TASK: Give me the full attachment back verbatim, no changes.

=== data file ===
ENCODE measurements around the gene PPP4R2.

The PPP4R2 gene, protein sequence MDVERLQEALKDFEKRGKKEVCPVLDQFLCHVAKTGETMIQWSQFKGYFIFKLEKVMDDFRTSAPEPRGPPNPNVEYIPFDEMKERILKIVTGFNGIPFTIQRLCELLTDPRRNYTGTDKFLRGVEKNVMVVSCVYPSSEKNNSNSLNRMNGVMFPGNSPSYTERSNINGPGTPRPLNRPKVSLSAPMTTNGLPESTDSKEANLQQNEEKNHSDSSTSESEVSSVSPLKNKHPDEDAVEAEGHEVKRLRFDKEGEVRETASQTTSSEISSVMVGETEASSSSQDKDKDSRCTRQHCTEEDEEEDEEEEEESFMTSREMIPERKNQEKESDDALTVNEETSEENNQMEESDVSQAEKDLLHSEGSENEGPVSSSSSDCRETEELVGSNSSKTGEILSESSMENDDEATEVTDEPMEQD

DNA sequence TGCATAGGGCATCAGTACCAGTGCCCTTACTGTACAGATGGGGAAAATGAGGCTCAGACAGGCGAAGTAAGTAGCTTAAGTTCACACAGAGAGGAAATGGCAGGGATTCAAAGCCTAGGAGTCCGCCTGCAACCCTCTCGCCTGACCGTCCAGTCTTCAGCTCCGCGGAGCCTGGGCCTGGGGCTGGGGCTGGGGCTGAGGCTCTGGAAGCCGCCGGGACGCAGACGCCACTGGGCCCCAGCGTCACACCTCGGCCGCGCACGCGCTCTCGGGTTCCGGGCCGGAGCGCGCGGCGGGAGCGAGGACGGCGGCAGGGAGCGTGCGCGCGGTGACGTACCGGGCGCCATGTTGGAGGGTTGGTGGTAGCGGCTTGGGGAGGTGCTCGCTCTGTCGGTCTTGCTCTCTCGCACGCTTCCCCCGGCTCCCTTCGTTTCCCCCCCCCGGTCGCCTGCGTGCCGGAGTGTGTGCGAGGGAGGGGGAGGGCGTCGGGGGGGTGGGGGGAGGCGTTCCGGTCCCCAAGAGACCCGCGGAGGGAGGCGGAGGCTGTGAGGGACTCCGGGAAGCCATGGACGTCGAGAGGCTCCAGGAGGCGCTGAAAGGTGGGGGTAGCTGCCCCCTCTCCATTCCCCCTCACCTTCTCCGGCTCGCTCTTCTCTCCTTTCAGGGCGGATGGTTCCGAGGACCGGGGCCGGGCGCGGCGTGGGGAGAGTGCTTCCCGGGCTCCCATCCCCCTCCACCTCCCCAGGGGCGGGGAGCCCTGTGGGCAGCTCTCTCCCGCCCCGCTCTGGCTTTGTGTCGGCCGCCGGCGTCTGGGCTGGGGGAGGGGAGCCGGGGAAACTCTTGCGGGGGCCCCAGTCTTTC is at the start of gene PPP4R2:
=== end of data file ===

ENCODE measurements around the gene PPP4R2.

The PPP4R2 gene, protein sequence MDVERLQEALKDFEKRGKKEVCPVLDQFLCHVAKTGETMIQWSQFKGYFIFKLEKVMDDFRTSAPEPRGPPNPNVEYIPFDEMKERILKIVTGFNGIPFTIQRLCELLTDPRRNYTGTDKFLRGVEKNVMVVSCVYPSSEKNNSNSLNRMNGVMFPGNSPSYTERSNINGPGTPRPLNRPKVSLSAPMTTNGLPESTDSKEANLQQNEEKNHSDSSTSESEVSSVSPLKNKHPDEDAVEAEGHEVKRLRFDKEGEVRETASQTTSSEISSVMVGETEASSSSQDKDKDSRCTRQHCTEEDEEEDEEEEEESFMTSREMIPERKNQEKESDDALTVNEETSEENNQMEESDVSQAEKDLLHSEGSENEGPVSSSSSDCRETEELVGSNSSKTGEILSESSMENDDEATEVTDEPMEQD

DNA sequence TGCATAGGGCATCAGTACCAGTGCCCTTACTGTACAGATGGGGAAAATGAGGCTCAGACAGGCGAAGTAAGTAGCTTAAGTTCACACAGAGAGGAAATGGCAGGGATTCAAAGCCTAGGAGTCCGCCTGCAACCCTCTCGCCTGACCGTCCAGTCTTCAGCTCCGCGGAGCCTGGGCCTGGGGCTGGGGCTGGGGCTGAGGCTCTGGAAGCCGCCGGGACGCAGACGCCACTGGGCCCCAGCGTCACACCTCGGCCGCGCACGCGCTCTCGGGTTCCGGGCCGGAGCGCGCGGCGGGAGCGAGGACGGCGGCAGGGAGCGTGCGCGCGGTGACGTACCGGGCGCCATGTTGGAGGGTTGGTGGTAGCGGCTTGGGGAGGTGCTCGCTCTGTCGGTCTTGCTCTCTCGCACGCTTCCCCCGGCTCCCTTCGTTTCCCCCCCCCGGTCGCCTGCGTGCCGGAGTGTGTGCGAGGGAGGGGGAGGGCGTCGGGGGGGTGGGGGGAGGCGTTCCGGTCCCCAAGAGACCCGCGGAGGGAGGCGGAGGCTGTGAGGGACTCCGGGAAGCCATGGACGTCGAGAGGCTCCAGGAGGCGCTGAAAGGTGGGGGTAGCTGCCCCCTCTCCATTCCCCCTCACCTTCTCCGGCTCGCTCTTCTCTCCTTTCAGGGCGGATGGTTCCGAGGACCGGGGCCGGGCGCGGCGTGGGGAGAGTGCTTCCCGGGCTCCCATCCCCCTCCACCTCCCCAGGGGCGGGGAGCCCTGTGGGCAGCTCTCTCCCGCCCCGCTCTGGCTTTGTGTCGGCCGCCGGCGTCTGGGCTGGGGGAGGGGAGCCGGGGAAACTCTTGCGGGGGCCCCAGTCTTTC is at the start of gene PPP4R2: